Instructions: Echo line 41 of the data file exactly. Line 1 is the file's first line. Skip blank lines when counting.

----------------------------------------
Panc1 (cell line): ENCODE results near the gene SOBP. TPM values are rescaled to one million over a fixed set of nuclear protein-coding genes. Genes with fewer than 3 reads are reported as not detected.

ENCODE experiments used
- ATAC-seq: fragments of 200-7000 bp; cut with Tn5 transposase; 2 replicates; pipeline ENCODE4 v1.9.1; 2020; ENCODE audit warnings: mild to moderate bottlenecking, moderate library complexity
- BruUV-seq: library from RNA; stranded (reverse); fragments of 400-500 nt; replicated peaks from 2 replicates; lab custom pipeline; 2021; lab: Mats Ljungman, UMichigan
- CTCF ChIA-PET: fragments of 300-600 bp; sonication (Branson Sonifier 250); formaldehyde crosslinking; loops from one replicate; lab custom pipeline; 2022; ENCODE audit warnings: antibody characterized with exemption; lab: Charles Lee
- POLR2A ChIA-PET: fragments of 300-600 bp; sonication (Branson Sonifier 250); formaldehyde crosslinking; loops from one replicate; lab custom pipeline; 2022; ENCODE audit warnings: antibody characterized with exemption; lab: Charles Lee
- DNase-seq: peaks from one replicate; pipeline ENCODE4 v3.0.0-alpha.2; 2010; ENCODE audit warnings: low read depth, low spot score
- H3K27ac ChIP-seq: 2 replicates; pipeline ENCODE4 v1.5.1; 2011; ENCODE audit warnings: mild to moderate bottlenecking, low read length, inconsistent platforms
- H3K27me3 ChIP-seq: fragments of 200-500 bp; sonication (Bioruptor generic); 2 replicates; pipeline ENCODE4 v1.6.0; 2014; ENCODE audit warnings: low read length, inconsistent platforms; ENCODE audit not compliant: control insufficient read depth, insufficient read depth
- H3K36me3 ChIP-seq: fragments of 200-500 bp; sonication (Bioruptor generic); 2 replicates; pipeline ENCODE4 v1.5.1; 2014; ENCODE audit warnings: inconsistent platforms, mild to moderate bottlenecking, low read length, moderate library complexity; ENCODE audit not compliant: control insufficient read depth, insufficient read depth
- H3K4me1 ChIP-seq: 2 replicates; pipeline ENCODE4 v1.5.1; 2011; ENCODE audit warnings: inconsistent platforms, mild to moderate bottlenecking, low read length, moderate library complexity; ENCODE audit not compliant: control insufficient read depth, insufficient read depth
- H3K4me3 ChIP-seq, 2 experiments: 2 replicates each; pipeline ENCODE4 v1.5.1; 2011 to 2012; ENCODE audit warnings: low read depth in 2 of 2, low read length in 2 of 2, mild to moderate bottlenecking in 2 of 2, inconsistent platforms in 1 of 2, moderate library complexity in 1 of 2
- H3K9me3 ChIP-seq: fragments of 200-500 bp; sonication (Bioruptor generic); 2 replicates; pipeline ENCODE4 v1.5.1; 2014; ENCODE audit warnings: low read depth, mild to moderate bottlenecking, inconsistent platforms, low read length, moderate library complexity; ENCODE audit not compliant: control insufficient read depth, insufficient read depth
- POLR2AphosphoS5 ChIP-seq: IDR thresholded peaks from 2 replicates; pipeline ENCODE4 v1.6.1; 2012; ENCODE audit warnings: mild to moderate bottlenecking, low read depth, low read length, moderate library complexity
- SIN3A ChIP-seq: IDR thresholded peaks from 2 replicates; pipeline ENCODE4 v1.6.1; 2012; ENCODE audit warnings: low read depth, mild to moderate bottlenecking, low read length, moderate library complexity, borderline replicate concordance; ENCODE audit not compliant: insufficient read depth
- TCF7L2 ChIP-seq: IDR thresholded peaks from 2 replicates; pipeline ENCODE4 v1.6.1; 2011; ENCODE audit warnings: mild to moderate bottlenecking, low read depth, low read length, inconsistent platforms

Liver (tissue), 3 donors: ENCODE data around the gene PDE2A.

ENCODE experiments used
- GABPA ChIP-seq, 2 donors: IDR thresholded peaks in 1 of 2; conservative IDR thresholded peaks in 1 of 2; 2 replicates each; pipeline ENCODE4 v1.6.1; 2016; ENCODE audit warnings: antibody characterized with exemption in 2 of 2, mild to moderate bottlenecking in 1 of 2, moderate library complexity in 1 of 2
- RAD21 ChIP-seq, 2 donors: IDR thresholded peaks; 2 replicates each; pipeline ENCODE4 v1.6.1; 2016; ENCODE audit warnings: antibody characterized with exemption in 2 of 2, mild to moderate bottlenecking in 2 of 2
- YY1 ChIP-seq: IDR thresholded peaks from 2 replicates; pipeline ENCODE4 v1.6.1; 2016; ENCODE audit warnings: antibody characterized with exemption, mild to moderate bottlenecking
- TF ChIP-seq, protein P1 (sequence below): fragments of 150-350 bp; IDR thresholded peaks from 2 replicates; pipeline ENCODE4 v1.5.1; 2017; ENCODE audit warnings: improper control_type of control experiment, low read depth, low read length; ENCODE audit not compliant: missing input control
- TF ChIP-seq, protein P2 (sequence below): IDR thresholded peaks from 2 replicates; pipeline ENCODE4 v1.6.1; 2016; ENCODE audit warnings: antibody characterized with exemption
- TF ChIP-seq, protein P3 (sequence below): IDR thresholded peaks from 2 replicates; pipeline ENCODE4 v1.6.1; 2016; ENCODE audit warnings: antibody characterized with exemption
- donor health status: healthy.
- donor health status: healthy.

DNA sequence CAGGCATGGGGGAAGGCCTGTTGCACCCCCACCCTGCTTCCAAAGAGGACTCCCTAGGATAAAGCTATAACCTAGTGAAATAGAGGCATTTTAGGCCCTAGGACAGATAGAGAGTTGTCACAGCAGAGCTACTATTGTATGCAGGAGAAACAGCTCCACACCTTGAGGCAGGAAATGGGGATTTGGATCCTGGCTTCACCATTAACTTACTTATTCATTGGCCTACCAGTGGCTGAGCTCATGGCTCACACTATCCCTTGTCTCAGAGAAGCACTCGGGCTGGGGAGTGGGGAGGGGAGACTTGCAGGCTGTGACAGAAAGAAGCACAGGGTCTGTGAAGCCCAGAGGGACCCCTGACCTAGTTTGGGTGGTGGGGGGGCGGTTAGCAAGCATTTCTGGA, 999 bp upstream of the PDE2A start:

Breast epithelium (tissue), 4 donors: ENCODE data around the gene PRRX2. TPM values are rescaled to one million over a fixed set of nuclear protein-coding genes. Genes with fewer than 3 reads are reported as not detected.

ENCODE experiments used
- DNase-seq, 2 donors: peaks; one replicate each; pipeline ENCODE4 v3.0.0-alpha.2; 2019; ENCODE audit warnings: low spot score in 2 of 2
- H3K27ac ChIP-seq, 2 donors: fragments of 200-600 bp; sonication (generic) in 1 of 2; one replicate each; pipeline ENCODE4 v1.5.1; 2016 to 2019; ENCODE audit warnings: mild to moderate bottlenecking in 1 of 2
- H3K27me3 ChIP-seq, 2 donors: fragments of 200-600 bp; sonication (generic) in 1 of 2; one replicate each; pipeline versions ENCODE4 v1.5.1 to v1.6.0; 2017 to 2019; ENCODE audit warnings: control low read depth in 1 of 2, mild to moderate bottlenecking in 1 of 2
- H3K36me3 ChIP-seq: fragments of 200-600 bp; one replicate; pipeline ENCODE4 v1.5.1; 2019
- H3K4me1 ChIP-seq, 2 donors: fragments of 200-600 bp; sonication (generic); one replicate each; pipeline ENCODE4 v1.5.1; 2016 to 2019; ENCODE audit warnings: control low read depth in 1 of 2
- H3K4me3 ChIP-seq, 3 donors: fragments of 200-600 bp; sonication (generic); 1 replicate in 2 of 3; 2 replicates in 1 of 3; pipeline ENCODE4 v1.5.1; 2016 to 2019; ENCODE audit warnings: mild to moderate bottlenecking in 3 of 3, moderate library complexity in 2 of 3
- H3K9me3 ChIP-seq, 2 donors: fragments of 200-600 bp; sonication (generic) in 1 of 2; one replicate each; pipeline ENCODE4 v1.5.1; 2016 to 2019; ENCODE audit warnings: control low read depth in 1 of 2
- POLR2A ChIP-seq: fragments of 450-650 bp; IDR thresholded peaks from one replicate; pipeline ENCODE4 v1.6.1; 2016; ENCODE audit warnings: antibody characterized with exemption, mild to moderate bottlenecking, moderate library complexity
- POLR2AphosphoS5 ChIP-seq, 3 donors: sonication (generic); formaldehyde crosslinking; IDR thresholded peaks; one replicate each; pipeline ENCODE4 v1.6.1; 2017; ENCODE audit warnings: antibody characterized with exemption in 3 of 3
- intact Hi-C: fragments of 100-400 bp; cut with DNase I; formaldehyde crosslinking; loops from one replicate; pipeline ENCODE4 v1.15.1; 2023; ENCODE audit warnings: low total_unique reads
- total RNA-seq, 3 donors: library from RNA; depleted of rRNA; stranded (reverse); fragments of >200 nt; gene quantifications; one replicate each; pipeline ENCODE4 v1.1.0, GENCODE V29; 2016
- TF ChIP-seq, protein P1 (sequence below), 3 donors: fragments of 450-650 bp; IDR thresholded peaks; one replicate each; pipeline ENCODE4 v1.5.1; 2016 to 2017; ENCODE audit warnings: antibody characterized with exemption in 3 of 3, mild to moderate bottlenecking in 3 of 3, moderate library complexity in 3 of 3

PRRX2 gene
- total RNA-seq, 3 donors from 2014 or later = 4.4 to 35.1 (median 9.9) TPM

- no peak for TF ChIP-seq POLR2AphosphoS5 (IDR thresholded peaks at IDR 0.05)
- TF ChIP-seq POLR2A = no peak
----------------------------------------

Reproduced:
- TF ChIP-seq, protein P1 (sequence below), 3 donors: fragments of 450-650 bp; IDR thresholded peaks; one replicate each; pipeline ENCODE4 v1.5.1; 2016 to 2017; ENCODE audit warnings: antibody characterized with exemption in 3 of 3, mild to moderate bottlenecking in 3 of 3, moderate library complexity in 3 of 3